Another Failure of E.U. Mediation Talks in Georgia: Implications for Conflict Resolution
Georgia, which has been hailed for its democratic development during in the post-Soviet era, began to experience a renewed political crisis following the October parliamentary elections. The Georgian Dream political party gained the greatest number of votes, however various opposition parties banded together under the United Opposition, and ultimately did not recognize the results of the election, leading to a boycott of parliament. After several months of deadlock, tensions reached a new level with the arrest of opposition leader Nika Melia. Protests erupted, with demonstrators calling for a release of political prisoners and early parliamentary elections.
After this escalation, European Council President Charles Michel stepped in and began mediation efforts between the ruling party and the opposition in early March 2021. Following the first round of negotiations, Georgian Dream and the United Opposition agreed to a six-point agenda for continued negotiations.
Less than a week after the talks, an audio recording from 2017 of Bera Ivanishivili was leaked, reigniting the tensions and the controversy surrounding the Georgian Dream party. In the recording, Bera, the son of the Georgian Dream party’s founder Bidzina Ivanishvili, is heard instructing high ranking government officials to harass various young people who made online posts criticizing him and his family. The leak of this recording put Georgian Dream led many Georgians to question the legitimacy of the party, and an investigation was called for.
This week, Special Representative of the President of the European Council Christian Danielsson held a new round of talks in Tbilisi. On March 30, Danielsson issued his proposals for resolving the domestic crisis to the ruling and opposition parties. Although Danielsson prefaced the meeting with the need for compromise, neither side agreed to sign the agreement, which called for reforms in the electoral system, judicial system, and system of power distribution.
Shortly after midnight on March 31, it was publicly announced that the mediation effort had failed. By April 1, Prime Minister Irakli Garibashvili stated in a government meeting that Georgian Dream is considering ending negotiations with the opposition, calling the negotiations ‘pointless talks.’
With the news that the political deadlock would continue, several western governments issued their own announcements showing disdain for the sustained impasse. In a joint statement issued by Members of the European Parliament, representatives warned that the absence of a resolution would affect the future relations of the European Union and Georgia. The European Parliament is currently posturing itself to suspend financial assistance to Georgia through various programs; the amount to be withheld amounts to approximately 60 million Euros.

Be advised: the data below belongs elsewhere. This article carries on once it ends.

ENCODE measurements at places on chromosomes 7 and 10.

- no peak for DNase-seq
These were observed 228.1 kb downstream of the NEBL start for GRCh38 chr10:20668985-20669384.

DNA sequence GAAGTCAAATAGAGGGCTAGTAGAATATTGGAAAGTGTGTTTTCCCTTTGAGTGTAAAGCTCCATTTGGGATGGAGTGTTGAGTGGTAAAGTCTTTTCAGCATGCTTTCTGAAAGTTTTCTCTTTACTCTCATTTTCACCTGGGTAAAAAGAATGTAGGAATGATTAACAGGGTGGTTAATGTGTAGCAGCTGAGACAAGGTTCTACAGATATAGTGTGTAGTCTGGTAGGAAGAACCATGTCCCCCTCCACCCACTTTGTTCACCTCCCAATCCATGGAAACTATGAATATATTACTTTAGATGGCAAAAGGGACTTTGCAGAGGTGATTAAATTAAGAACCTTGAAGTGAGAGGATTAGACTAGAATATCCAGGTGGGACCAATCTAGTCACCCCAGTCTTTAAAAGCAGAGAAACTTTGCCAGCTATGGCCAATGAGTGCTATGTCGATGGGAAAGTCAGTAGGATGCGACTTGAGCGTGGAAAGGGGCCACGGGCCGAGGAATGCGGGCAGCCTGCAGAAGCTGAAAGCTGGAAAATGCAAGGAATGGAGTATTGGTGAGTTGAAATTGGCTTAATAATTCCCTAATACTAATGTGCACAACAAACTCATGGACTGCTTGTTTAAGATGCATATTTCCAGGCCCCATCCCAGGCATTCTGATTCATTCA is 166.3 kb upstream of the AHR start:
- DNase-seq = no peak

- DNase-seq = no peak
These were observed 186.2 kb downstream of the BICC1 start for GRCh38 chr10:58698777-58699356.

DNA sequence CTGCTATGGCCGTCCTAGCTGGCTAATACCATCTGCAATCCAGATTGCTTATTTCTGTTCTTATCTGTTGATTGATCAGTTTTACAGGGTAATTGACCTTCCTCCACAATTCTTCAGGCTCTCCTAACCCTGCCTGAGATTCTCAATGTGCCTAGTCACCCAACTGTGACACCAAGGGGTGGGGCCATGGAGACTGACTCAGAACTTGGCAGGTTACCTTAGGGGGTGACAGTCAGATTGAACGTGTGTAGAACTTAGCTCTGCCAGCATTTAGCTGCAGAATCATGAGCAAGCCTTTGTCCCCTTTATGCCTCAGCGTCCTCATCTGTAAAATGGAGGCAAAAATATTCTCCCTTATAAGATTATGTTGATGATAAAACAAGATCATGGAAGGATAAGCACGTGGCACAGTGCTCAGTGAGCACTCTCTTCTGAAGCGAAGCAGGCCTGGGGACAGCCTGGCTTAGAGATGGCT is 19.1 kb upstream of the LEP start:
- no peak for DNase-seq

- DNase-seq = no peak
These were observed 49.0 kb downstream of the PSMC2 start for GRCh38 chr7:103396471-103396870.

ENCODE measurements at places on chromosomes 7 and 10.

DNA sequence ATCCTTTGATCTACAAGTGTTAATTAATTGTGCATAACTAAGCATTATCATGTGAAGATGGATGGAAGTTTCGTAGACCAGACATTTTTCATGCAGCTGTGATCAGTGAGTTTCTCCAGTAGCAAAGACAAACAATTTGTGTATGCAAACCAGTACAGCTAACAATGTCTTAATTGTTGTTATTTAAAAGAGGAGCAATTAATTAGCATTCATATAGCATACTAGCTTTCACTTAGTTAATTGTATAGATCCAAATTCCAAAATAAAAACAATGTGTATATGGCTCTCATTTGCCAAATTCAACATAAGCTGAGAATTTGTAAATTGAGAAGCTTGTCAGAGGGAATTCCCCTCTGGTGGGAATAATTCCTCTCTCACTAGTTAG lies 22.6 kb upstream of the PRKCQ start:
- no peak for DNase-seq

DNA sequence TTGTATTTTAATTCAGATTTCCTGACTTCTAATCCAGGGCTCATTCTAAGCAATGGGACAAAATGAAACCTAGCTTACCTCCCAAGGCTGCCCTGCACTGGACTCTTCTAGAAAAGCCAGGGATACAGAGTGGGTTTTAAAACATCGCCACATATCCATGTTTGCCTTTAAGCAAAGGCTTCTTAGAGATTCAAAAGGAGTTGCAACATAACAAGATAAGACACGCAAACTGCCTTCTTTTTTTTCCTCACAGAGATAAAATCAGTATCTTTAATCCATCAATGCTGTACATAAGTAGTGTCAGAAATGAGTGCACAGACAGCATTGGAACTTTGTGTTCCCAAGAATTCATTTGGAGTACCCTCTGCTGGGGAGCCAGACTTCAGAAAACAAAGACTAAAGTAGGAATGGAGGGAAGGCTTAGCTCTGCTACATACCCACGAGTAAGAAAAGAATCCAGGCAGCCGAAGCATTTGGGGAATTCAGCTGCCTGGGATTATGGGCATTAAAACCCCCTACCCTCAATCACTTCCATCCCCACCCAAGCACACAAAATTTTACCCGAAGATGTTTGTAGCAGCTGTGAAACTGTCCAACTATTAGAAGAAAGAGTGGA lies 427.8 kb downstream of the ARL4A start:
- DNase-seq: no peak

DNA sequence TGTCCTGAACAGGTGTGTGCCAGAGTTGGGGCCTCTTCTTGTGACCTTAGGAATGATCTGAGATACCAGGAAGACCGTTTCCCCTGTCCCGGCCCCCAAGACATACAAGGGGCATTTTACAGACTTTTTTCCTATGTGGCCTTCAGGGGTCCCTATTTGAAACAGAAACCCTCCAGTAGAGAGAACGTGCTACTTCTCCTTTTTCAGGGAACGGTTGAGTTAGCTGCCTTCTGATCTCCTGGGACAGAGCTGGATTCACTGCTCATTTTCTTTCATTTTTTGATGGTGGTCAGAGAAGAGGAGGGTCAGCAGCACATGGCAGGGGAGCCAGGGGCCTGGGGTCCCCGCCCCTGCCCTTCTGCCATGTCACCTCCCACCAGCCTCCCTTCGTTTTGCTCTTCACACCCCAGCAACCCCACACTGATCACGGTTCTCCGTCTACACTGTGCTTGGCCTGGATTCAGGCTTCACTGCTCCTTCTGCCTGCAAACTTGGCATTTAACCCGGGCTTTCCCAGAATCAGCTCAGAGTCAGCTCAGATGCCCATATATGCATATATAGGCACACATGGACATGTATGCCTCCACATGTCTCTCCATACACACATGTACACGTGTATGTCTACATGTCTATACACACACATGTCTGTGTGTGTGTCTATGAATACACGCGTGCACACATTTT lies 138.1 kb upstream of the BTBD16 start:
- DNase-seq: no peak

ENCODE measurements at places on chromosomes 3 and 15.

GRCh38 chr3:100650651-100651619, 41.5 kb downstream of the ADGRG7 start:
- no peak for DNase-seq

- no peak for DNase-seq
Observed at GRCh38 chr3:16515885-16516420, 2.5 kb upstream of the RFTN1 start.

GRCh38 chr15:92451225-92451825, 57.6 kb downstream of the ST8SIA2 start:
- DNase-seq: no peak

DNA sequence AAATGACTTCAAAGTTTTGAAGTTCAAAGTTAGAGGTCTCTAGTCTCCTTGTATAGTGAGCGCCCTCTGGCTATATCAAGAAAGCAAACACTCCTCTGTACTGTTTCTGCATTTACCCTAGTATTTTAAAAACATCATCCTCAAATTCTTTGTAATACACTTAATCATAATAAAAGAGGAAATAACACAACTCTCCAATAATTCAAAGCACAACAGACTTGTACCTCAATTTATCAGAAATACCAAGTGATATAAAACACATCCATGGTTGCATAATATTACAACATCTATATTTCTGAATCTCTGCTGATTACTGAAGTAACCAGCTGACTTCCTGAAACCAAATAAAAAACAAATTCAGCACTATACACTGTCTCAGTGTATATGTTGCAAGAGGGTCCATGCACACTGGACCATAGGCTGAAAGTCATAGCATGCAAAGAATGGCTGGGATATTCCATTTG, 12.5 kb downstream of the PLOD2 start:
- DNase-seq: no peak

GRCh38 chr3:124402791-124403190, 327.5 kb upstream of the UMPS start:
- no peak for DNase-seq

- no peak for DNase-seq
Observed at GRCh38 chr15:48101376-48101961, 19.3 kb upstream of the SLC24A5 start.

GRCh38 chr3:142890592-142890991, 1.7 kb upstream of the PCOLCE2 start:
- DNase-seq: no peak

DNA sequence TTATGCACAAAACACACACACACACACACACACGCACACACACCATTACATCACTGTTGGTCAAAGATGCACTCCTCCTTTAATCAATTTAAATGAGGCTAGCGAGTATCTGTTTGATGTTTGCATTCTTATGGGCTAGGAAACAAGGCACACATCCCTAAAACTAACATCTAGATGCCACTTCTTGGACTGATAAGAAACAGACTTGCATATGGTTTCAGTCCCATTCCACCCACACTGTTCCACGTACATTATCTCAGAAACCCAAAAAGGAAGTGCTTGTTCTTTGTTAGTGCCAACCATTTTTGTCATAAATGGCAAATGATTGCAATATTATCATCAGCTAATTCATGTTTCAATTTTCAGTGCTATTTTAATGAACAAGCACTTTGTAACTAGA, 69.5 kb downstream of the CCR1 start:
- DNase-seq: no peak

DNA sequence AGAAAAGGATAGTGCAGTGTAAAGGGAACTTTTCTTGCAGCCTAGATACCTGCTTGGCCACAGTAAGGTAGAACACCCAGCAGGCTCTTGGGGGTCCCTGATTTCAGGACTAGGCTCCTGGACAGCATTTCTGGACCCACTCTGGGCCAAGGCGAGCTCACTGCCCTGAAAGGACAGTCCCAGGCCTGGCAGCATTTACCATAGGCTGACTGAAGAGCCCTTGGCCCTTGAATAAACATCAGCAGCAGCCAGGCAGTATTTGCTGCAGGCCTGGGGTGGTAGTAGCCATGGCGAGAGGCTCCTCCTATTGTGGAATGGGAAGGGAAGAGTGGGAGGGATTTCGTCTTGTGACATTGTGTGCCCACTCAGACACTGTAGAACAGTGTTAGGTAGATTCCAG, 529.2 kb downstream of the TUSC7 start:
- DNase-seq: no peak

In a recently published report by the U.S. Department of State, the U.S. reiterated the opinion of the OSCE and ODIHR. The OSCE and ODIHR assessment states that there are questions over abuse of administrative resources, intimidation of voters, violations of voter secrecy, attacks on political opponents, and violence against journalists.
As Georgia’s internal political crisis continues, the lack of a complete parliament has implications for relations and negotiations with Abkhazia and South Ossetia, internationally recognized as part of Georgia, but controlled by occupying governments and supported by the Russian government.
While Russia has stated that it is staying neutral on the Georgian crisis, Russia is known to capitalize on division. Georgia’s political parties often accuse each other of having relations, or a desire to have relations, with Russia. Majority of Georgians consider integration with Europe as a way of protecting the country from further occupation of territories by Russia. However, with relations between Georgian political parties and European Union officials strained, Russia can exploit the growing distance between the E.U. and Georgia. With a disruption to the construction of Euro-Atlantic relations, Georgia may be less likely to defend itself against ‘borderization’ efforts of Russian forces, and it may be less capable of engaging in meaningful negotiations with Abkhaz and South Ossetian officials.
Russia can take advantage of Georgia’s weakness and make additional efforts to integrate Abkhazia and South Ossetia with itself, politically and economically. In this capacity, Abkhaz Vice President Aslan Bartsits stated in a recent interview that ‘negotiations with Tbilisi are an illusion.’ Bartsits stated that, “we are in a state of war with Georgia. We have no peace treaty. Georgia’s rhetoric towards Abkhazia has not changed one iota.”
The Russian Federation is one of few countries recognizing Abkhazia’s independence, and the Georgian government is in no position to encourage Abkhaz officials to engage in talks. For the time being, Abkhazia will continue to rely on Russia for connection to the outside world, deepening investments in infrastructure and trade, further isolating Abkhazia from Georgia. As long as the Georgian political crisis continues, negotiations and communications with its occupied territories will be off the table, negating any progress that has been made in improving relations in recent years.